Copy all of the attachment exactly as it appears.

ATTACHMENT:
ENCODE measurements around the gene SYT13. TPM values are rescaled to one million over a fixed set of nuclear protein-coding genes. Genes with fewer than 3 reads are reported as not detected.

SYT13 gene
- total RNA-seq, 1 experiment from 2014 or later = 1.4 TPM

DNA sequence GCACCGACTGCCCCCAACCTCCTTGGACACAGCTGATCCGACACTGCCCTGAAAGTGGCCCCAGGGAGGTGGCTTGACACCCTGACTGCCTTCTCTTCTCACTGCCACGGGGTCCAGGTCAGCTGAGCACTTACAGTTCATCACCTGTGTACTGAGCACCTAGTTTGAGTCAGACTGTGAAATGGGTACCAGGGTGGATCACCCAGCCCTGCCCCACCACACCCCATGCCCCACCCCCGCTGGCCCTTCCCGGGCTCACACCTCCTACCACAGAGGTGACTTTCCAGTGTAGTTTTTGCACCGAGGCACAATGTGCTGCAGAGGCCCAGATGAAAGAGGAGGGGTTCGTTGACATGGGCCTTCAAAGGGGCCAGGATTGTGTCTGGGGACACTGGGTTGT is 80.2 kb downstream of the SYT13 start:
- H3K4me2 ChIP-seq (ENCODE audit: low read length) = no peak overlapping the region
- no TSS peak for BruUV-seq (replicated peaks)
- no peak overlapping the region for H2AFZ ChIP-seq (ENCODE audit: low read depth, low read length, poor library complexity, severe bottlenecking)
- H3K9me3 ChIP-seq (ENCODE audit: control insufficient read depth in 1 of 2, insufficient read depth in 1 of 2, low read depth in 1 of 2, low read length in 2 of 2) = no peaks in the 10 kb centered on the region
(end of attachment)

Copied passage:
ENCODE measurements around the gene SYT13. TPM values are rescaled to one million over a fixed set of nuclear protein-coding genes. Genes with fewer than 3 reads are reported as not detected.

SYT13 gene
- total RNA-seq, 1 experiment from 2014 or later = 1.4 TPM

DNA sequence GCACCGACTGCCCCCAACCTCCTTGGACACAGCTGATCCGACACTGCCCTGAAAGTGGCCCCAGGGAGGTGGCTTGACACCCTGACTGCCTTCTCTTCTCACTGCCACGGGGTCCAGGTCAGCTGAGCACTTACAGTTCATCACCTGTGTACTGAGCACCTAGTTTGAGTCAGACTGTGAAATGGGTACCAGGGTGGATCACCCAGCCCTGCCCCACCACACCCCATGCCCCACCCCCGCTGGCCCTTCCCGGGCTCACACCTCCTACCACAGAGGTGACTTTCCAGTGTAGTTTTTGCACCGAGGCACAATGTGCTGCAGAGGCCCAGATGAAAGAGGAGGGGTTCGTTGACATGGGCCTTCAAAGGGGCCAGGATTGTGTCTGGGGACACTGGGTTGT is 80.2 kb downstream of the SYT13 start:
- H3K4me2 ChIP-seq (ENCODE audit: low read length) = no peak overlapping the region
- no TSS peak for BruUV-seq (replicated peaks)
- no peak overlapping the region for H2AFZ ChIP-seq (ENCODE audit: low read depth, low read length, poor library complexity, severe bottlenecking)
- H3K9me3 ChIP-seq (ENCODE audit: control insufficient read depth in 1 of 2, insufficient read depth in 1 of 2, low read depth in 1 of 2, low read length in 2 of 2) = no peaks in the 10 kb centered on the region